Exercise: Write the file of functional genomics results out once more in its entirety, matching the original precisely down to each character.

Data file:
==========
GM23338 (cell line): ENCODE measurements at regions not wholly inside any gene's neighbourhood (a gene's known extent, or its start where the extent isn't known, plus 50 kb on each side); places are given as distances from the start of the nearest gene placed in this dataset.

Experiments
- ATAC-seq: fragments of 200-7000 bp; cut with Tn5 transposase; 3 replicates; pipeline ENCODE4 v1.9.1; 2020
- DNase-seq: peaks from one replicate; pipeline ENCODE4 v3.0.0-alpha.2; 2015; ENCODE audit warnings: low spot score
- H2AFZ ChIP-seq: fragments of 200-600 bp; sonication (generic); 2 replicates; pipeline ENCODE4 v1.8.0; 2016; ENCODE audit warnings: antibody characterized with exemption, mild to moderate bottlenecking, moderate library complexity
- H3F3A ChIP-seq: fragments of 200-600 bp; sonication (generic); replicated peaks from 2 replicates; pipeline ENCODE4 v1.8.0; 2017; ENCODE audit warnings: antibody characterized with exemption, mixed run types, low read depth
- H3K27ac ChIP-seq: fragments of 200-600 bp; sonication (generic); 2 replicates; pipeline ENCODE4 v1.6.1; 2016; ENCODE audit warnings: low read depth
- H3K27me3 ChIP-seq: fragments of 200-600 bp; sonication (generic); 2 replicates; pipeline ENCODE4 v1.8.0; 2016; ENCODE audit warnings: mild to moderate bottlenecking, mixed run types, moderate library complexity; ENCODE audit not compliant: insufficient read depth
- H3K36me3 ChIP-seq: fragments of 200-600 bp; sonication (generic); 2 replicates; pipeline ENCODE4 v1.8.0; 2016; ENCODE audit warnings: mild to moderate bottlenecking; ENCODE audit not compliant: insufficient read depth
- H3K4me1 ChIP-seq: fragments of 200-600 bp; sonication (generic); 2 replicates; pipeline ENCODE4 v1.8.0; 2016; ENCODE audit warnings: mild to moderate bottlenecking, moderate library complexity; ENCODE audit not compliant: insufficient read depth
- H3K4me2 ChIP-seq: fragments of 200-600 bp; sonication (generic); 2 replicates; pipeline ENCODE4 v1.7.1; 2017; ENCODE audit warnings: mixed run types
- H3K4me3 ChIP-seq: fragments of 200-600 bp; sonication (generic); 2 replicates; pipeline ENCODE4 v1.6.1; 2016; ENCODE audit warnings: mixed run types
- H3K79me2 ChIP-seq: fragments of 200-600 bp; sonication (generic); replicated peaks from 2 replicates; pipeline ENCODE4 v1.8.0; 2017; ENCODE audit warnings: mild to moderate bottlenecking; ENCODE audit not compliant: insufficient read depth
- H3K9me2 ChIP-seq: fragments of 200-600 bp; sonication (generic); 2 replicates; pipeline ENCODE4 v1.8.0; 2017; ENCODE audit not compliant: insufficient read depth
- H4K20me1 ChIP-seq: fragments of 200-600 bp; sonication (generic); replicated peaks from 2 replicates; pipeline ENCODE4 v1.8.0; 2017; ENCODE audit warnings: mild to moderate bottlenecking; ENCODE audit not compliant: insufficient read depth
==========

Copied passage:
GM23338 (cell line): ENCODE measurements at regions not wholly inside any gene's neighbourhood (a gene's known extent, or its start where the extent isn't known, plus 50 kb on each side); places are given as distances from the start of the nearest gene placed in this dataset.

Experiments
- ATAC-seq: fragments of 200-7000 bp; cut with Tn5 transposase; 3 replicates; pipeline ENCODE4 v1.9.1; 2020
- DNase-seq: peaks from one replicate; pipeline ENCODE4 v3.0.0-alpha.2; 2015; ENCODE audit warnings: low spot score
- H2AFZ ChIP-seq: fragments of 200-600 bp; sonication (generic); 2 replicates; pipeline ENCODE4 v1.8.0; 2016; ENCODE audit warnings: antibody characterized with exemption, mild to moderate bottlenecking, moderate library complexity
- H3F3A ChIP-seq: fragments of 200-600 bp; sonication (generic); replicated peaks from 2 replicates; pipeline ENCODE4 v1.8.0; 2017; ENCODE audit warnings: antibody characterized with exemption, mixed run types, low read depth
- H3K27ac ChIP-seq: fragments of 200-600 bp; sonication (generic); 2 replicates; pipeline ENCODE4 v1.6.1; 2016; ENCODE audit warnings: low read depth
- H3K27me3 ChIP-seq: fragments of 200-600 bp; sonication (generic); 2 replicates; pipeline ENCODE4 v1.8.0; 2016; ENCODE audit warnings: mild to moderate bottlenecking, mixed run types, moderate library complexity; ENCODE audit not compliant: insufficient read depth
- H3K36me3 ChIP-seq: fragments of 200-600 bp; sonication (generic); 2 replicates; pipeline ENCODE4 v1.8.0; 2016; ENCODE audit warnings: mild to moderate bottlenecking; ENCODE audit not compliant: insufficient read depth
- H3K4me1 ChIP-seq: fragments of 200-600 bp; sonication (generic); 2 replicates; pipeline ENCODE4 v1.8.0; 2016; ENCODE audit warnings: mild to moderate bottlenecking, moderate library complexity; ENCODE audit not compliant: insufficient read depth
- H3K4me2 ChIP-seq: fragments of 200-600 bp; sonication (generic); 2 replicates; pipeline ENCODE4 v1.7.1; 2017; ENCODE audit warnings: mixed run types
- H3K4me3 ChIP-seq: fragments of 200-600 bp; sonication (generic); 2 replicates; pipeline ENCODE4 v1.6.1; 2016; ENCODE audit warnings: mixed run types
- H3K79me2 ChIP-seq: fragments of 200-600 bp; sonication (generic); replicated peaks from 2 replicates; pipeline ENCODE4 v1.8.0; 2017; ENCODE audit warnings: mild to moderate bottlenecking; ENCODE audit not compliant: insufficient read depth
- H3K9me2 ChIP-seq: fragments of 200-600 bp; sonication (generic); 2 replicates; pipeline ENCODE4 v1.8.0; 2017; ENCODE audit not compliant: insufficient read depth
- H4K20me1 ChIP-seq: fragments of 200-600 bp; sonication (generic); replicated peaks from 2 replicates; pipeline ENCODE4 v1.8.0; 2017; ENCODE audit warnings: mild to moderate bottlenecking; ENCODE audit not compliant: insufficient read depth